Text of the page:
The $4.5 million project is 75 to 80 percent complete but has been an eyesore, with a sidewalk closed on 17th Street just west of the Washington Monument amid a stark construction landscape.
The area is one of the most heavily trafficked and sensitive areas on the Mall, where throngs of tourists visit the World War II Memorial and the Lincoln Memorial Reflecting Pool each year.
For months now, visitors have passed a site marked by two unfinished concrete barriers on weedy plots of bare dirt, cordoned off with stockade fencing.
But last week, the corps announced that a new construction firm had been hired to finish the job and Monday a corps spokeswoman said that pre-construction meetings were scheduled to begin Wednesday.
“We are thrilled that this agreement was made,” Col. Trey Jordan, the corps’ Baltimore district commander, said in a statement. “We look forward to getting back to the important job of reducing the risk of flooding to downtown Washington, D.C.”
The project can move forward because it had been previously funded, the corps said.
It calls for the construction of reinforced berms, the concrete walls and a temporary “post-and-panel” structure to keep floodwaters from flowing north on 17th Street from the Tidal Basin.
The post-and-panel structure will consist of nine-foot-tall metal posts that, in the event of a flood, would be moved by a crane into six receptacles that have been dug across 17th Street. Aluminum panels would then be slid between the posts to form a barrier.
Once installed, the barrier would connect to the concrete walls and berms on either side of 17th Street.
The berms are mostly finished. So are the concrete barriers. But the barriers lack their decorative cladding, and the panels have not been fabricated.
On April 26, the corps fired Hirani Engineering and Land Surveying of Jericho, N.Y., after work on the project stalled. The contract was awarded to Hirani on Sept. 16, 2010.
Andrea Takash, a corps spokeswoman, said Monday that she did not know why Hirani was unable to complete the work. The corps had paid Hirani $3.3 million for work it had completed.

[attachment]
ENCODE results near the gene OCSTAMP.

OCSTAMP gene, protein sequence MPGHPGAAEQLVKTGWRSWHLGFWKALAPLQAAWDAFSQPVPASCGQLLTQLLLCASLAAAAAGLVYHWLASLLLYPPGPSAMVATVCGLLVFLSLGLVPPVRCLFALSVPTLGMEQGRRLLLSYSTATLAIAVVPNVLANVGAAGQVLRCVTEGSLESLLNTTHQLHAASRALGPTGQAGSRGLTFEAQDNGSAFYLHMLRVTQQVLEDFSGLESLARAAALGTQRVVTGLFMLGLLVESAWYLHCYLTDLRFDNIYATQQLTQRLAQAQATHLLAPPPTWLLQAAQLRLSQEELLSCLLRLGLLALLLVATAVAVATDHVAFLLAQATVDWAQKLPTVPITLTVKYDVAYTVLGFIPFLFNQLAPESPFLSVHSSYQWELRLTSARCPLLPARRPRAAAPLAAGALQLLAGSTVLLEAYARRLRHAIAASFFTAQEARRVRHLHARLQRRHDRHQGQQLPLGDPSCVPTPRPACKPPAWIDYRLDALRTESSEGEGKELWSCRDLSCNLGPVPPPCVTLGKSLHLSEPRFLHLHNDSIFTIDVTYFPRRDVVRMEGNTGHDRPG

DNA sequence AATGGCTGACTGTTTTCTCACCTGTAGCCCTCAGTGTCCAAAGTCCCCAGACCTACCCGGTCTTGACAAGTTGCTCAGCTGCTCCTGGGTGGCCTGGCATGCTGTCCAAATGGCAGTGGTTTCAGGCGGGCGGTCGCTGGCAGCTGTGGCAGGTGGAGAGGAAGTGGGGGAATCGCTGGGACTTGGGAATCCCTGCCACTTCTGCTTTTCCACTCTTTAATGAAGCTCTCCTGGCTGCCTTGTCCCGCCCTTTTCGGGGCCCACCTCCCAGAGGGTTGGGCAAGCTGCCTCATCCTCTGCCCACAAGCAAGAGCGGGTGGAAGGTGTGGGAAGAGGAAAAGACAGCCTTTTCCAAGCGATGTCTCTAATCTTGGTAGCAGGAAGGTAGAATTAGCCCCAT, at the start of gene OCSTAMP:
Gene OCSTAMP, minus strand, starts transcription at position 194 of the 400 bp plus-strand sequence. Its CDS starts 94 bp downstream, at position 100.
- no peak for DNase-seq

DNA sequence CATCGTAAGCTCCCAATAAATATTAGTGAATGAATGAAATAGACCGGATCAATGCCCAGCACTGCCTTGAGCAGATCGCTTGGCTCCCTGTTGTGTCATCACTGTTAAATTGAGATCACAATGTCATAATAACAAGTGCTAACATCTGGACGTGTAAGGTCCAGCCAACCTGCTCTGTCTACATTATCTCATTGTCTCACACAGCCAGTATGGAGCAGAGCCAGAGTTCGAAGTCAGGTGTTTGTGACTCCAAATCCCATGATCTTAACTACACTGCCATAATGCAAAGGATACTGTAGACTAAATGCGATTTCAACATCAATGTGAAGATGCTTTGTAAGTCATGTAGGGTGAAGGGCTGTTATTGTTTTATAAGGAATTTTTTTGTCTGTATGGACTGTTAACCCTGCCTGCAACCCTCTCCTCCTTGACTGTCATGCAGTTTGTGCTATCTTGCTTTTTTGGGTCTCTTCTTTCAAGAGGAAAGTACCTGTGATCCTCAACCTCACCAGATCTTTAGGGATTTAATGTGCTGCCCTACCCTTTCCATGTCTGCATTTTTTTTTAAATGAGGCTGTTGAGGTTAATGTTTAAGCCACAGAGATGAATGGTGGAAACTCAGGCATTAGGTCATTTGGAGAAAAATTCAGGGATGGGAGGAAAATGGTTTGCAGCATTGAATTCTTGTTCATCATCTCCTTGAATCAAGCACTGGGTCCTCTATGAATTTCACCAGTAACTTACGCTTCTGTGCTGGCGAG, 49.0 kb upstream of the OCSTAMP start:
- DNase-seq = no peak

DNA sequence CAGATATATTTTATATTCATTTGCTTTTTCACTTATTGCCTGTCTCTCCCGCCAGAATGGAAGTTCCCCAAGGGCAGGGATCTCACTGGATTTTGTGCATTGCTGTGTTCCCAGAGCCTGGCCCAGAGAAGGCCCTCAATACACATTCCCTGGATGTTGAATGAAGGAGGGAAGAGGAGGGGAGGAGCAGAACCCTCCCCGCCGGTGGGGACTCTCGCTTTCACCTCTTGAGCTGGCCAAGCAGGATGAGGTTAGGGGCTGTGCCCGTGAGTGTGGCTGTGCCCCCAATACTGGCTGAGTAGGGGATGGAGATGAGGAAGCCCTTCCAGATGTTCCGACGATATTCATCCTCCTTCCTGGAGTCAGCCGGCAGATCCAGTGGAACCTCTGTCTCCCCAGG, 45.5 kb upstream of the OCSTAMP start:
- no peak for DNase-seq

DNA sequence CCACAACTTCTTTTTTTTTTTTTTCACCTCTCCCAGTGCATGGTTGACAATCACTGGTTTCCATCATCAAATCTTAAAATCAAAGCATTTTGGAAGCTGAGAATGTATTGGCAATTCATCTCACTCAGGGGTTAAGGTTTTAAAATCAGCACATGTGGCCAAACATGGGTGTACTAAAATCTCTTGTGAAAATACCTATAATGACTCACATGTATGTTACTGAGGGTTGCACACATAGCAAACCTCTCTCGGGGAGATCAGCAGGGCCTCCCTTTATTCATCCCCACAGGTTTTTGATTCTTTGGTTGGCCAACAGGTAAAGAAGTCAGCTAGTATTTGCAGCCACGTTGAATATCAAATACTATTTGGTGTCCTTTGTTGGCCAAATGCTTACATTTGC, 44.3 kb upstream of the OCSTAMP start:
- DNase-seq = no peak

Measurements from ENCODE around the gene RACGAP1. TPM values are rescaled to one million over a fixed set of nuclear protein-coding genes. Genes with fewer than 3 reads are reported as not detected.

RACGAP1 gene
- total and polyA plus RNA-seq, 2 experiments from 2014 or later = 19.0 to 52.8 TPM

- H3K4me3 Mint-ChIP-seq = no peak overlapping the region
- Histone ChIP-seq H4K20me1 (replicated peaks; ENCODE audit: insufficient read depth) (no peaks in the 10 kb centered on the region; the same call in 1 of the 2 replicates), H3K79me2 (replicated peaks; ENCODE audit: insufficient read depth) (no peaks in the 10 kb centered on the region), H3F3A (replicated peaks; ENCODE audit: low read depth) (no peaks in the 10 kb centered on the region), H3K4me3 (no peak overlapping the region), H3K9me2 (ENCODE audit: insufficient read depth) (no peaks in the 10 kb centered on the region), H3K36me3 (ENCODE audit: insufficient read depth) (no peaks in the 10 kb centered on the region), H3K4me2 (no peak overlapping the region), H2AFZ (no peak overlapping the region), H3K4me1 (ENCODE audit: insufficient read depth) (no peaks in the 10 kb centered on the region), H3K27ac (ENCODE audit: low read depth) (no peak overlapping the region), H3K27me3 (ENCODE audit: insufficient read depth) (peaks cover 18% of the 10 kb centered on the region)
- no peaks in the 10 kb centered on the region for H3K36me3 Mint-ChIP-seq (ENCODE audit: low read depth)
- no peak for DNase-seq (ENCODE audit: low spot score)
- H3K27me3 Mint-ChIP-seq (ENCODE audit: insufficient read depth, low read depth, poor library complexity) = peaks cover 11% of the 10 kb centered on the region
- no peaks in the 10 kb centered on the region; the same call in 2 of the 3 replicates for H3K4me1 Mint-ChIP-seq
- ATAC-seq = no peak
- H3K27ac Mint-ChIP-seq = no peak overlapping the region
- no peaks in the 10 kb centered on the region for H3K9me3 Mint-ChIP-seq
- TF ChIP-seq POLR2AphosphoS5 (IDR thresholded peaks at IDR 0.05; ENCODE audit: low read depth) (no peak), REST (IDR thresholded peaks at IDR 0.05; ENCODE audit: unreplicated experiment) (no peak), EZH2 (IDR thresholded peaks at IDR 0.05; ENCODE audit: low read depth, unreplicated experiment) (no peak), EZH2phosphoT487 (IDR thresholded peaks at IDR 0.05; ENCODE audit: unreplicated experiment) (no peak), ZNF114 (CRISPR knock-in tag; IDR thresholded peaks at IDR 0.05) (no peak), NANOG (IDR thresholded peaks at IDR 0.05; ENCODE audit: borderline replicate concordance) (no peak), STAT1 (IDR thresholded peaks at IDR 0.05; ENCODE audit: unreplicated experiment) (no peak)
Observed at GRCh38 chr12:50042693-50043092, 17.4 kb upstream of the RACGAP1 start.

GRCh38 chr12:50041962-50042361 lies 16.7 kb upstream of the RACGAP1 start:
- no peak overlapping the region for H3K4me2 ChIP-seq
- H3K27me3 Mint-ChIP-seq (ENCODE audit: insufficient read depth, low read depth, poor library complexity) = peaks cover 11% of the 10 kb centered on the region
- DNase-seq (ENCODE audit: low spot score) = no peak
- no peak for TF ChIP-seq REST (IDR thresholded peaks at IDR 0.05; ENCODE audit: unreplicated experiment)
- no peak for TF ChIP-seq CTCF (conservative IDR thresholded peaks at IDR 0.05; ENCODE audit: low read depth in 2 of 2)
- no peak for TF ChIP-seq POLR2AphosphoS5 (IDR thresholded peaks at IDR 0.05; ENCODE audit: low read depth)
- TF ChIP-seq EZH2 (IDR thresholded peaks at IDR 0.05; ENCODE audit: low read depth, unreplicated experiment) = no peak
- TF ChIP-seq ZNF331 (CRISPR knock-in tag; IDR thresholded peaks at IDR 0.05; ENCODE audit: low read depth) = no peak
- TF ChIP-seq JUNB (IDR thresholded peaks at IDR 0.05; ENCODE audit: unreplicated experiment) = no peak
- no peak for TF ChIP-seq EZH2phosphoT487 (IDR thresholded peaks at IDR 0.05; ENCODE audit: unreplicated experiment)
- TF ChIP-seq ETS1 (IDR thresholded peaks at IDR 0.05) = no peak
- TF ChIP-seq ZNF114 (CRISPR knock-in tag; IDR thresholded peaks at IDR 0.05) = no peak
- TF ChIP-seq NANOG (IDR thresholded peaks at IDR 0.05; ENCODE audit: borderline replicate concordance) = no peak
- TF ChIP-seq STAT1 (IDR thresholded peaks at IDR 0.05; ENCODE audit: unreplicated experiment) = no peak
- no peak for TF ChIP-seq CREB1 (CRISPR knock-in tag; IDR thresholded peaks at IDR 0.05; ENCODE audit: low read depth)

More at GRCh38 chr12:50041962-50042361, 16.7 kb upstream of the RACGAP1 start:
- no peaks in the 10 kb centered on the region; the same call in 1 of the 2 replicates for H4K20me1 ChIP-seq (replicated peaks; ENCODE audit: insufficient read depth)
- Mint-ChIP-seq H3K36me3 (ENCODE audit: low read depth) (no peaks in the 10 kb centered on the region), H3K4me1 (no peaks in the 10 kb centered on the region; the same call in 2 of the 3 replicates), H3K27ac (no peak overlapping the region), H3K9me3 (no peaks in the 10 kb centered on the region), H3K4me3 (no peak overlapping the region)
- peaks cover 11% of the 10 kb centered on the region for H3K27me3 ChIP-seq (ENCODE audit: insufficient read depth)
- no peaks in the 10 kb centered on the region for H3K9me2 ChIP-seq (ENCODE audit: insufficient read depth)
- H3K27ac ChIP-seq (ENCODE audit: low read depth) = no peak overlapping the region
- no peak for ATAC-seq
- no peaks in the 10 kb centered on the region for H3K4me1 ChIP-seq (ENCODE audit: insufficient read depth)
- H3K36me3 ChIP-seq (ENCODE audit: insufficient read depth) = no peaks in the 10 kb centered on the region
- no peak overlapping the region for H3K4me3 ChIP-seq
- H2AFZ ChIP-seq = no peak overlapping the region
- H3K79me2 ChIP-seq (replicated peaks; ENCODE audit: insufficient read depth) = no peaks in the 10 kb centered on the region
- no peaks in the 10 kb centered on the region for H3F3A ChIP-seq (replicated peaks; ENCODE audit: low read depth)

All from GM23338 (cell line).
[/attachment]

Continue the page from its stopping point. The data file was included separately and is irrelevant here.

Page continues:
Akima Construction Services, the new contractor, is based in the region. Takash said the company will be paid $1.2 million to finish the project, which was originally slated to be finished in summer 2011.
The project is the result of the Federal Emergency Management Agency’s nationwide review of flood-zone maps following the devastation Hurricane Katrina wrought in New Orleans and parts of the Gulf Coast in 2005.
When FEMA reviewed the District’s flood zones, it concluded that the usual plans to use sandbags and Jersey barriers to prevent potential floodwaters from flowing north on 17th Street were inadequate.
FEMA foresaw a scenario, albeit remote, in which a flood could inundate a huge crescent of downtown Washington from 17th Street and Constitution Avenue east to the Capitol and south toward Fort McNair.
It proposed placing the area — including Federal Triangle, the east end of the Mall and several Smithsonian museums — in the 100-year flood zone unless a better flood-prevention system was devised.
The new zone could have required property owners to buy expensive flood insurance, officials said. The levee was designed to satisfy FEMA and avoid that.
But some considered it a visual intrusion on the sacred expanse of the Mall. “I regret that, however minor, any structure is on this land,” Del. Eleanor Holmes Norton (D-D.C.) said when the project was announced.
“The notion of breaking this landscape is really heartbreaking to me and should be to all who value what the Mall stands for,” she said. “But . . . there was nothing else to do.”
The levee is expected to be finished next summer, at which point it will be turned over to the National Park Service.